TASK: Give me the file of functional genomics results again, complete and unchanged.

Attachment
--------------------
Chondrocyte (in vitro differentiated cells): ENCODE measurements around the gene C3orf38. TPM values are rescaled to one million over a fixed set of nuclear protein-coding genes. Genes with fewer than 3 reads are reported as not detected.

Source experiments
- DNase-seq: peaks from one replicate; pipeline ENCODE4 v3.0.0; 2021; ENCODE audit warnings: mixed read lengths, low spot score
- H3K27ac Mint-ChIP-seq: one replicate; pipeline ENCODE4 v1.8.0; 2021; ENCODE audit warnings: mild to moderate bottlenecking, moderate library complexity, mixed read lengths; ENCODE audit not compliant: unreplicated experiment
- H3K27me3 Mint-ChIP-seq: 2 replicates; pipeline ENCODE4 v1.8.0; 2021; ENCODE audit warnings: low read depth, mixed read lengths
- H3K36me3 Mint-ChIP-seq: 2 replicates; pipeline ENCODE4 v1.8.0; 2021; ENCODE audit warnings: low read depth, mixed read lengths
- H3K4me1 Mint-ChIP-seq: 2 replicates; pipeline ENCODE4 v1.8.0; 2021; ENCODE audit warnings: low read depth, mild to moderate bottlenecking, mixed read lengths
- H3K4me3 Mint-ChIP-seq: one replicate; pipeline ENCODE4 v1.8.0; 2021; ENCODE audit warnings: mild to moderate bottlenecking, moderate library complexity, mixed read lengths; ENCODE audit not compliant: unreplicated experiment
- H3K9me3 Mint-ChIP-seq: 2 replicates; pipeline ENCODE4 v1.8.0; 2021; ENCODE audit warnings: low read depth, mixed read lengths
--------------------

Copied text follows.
Chondrocyte (in vitro differentiated cells): ENCODE measurements around the gene C3orf38. TPM values are rescaled to one million over a fixed set of nuclear protein-coding genes. Genes with fewer than 3 reads are reported as not detected.

Source experiments
- DNase-seq: peaks from one replicate; pipeline ENCODE4 v3.0.0; 2021; ENCODE audit warnings: mixed read lengths, low spot score
- H3K27ac Mint-ChIP-seq: one replicate; pipeline ENCODE4 v1.8.0; 2021; ENCODE audit warnings: mild to moderate bottlenecking, moderate library complexity, mixed read lengths; ENCODE audit not compliant: unreplicated experiment
- H3K27me3 Mint-ChIP-seq: 2 replicates; pipeline ENCODE4 v1.8.0; 2021; ENCODE audit warnings: low read depth, mixed read lengths
- H3K36me3 Mint-ChIP-seq: 2 replicates; pipeline ENCODE4 v1.8.0; 2021; ENCODE audit warnings: low read depth, mixed read lengths
- H3K4me1 Mint-ChIP-seq: 2 replicates; pipeline ENCODE4 v1.8.0; 2021; ENCODE audit warnings: low read depth, mild to moderate bottlenecking, mixed read lengths
- H3K4me3 Mint-ChIP-seq: one replicate; pipeline ENCODE4 v1.8.0; 2021; ENCODE audit warnings: mild to moderate bottlenecking, moderate library complexity, mixed read lengths; ENCODE audit not compliant: unreplicated experiment
- H3K9me3 Mint-ChIP-seq: 2 replicates; pipeline ENCODE4 v1.8.0; 2021; ENCODE audit warnings: low read depth, mixed read lengths